Shruti Kapila organised a workshop, supported by the Centre for History and Economics, which aimed to bring together an international group of major intellectual and social historians to discuss modern (late 19th/early 20th centuries) interpretations of the Bhagavad Gita as a philosophical and ethical text both within South Asia and also on its ‘outward journey’ into western political debate. Though part of the epic tradition, the Gita, as the early modern historian Sheldon Pollock has argued, did not achieve its current pre-eminence until the end of the Mughal period. Its resurgence and reinterpretation is therefore coterminous with the formation of modern life and politics.
The workshop took place on 6-7 June in Corpus Christi College, Cambridge. Papers were presented by Dipesh Chakrabarty and Rochona Majumdar, Andrew Sartori, C A Bayly, Shruti Kapila, Faisal Devji and Uday S Mehta, and Aishwary Kumar. A second meeting is scheduled to take place in June 2009 at the New School University, New York. The resulting volume, provisionally entitled Politics in Action: Gita and Indian Modernity, will interrogate the relationship between political thought, religion and modernity.
The workshop followed the format of the meetings that resulted in the publication of the MIH volume entitled ‘A New Intellectual History for India’ (republishing as a Cambridge University Press book, 2008). The MIH issue developed as an outcome of a meeting at Tufts University, Mass., followed by another meeting at the Centre for History and Economics, King’s College, Cambridge. These meetings facilitated the project by inviting discussants (as opposed to presenters) from the host institutions. With this project, a similar approach was taken.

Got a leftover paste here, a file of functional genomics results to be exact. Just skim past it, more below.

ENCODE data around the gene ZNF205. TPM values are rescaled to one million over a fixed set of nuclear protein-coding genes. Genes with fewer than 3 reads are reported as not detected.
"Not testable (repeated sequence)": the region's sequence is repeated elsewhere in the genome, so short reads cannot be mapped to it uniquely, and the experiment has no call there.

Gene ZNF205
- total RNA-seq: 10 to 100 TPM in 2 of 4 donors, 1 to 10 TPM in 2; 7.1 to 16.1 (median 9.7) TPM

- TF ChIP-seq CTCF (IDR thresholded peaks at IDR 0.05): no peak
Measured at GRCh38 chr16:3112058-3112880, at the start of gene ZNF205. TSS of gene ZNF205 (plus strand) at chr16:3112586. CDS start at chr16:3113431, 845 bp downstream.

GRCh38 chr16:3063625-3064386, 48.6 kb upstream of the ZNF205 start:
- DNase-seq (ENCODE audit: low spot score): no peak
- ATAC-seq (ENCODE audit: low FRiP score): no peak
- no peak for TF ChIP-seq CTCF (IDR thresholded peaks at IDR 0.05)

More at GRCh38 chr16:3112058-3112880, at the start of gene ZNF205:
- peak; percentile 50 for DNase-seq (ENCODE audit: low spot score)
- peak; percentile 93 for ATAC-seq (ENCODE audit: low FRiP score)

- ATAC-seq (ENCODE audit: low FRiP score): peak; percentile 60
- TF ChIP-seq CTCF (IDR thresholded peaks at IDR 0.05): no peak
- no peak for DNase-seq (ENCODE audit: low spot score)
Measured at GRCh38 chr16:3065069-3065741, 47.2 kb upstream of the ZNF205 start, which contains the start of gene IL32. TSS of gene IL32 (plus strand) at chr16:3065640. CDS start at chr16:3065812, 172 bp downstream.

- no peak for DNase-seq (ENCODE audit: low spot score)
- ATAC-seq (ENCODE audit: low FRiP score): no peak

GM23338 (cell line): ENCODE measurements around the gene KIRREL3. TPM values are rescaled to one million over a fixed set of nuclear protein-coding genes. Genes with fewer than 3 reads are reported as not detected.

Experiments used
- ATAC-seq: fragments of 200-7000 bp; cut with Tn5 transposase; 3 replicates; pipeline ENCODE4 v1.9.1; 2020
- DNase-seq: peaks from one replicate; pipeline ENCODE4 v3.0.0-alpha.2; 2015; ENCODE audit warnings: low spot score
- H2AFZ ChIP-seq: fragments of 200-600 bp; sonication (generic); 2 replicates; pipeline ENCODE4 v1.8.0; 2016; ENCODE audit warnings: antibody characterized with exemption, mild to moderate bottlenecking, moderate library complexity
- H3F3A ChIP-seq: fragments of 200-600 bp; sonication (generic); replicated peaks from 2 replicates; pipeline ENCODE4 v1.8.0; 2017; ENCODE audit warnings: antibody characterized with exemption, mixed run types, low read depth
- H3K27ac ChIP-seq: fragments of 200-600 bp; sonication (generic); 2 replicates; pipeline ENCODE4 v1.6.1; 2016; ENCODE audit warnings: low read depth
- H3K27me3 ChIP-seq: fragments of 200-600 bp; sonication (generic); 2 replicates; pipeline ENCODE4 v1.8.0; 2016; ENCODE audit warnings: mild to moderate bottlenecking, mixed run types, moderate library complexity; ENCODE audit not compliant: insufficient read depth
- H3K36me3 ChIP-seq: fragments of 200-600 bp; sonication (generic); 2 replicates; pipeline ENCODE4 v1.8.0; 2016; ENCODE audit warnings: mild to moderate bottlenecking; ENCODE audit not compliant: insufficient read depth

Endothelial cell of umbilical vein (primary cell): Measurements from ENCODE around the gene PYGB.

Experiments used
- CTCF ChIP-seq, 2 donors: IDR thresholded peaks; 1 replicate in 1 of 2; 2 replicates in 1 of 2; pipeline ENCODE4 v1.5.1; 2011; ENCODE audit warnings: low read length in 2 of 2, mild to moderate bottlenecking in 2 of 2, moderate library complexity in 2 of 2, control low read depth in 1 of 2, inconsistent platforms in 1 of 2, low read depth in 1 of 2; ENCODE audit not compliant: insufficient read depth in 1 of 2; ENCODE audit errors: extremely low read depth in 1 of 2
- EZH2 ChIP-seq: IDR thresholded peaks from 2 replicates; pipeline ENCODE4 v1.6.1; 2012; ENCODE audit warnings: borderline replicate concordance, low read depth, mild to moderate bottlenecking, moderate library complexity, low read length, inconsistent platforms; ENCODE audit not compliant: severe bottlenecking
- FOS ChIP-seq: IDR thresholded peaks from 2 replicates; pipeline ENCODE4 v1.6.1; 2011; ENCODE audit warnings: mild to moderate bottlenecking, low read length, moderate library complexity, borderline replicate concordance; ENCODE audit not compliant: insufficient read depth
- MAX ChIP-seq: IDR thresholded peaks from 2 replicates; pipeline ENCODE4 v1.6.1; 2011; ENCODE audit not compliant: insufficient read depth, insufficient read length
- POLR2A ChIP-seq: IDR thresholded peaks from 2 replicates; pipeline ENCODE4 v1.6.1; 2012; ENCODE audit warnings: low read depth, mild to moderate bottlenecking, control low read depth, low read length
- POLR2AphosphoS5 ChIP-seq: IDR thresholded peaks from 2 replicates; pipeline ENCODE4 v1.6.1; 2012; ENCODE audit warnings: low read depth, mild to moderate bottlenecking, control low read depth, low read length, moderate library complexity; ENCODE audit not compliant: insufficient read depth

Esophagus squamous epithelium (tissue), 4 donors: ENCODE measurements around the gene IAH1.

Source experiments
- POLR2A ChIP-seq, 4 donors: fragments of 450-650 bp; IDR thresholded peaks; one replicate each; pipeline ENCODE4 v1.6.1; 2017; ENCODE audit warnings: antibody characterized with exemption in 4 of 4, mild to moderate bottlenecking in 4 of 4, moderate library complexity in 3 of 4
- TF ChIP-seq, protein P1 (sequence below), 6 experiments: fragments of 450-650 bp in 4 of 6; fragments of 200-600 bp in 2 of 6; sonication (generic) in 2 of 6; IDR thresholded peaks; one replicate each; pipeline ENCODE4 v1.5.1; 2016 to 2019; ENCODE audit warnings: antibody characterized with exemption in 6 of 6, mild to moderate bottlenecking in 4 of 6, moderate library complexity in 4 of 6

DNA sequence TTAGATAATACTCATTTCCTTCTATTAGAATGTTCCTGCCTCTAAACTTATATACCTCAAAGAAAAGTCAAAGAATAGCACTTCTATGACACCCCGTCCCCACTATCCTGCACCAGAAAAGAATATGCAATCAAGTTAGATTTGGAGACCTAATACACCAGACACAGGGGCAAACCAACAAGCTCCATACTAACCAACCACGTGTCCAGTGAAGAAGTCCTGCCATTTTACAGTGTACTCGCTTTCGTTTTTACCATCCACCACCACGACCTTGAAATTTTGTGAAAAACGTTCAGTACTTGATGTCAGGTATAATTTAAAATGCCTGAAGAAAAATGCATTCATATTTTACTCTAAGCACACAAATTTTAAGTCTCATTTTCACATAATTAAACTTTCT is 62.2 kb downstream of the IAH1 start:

The first meeting took place in Cambridge, UK, on 6-7 June, 2008. The second meeting, organised by Faisal Devji, will take place in June 2009 at the New School University, New York. This enables the two co-organisers and editors - Shruti Kapila (Cambridge) and Faisal Devji (New School/Oxford) - to invite discussants from their respective institutions. The aim is to submit a manuscript of the volume in the summer of 2009 for publication.
The proposed volume on the Gita will be the first attempt at a sustained study of the changing meanings, interpretations and uses of this critical text and its relationship to history and politics. The workshops will examine the relationship between liberal ideologies and their critiques. It will consider religion and nationalism, duty, sacrifice and individuality, political action, freedom and independence, equality and justice. It will examine the place of the globalised languages of modern politics and their transformation in particular historical and cultural contexts. The proposed volume will situate these concepts within the emerging political languages of liberalism, Marxism, humanism and nationalism, thus addressing both the emancipatory and also the coercive ideological potential of the Gita. It will revise received notions of the relations between religion and the politics of modernity.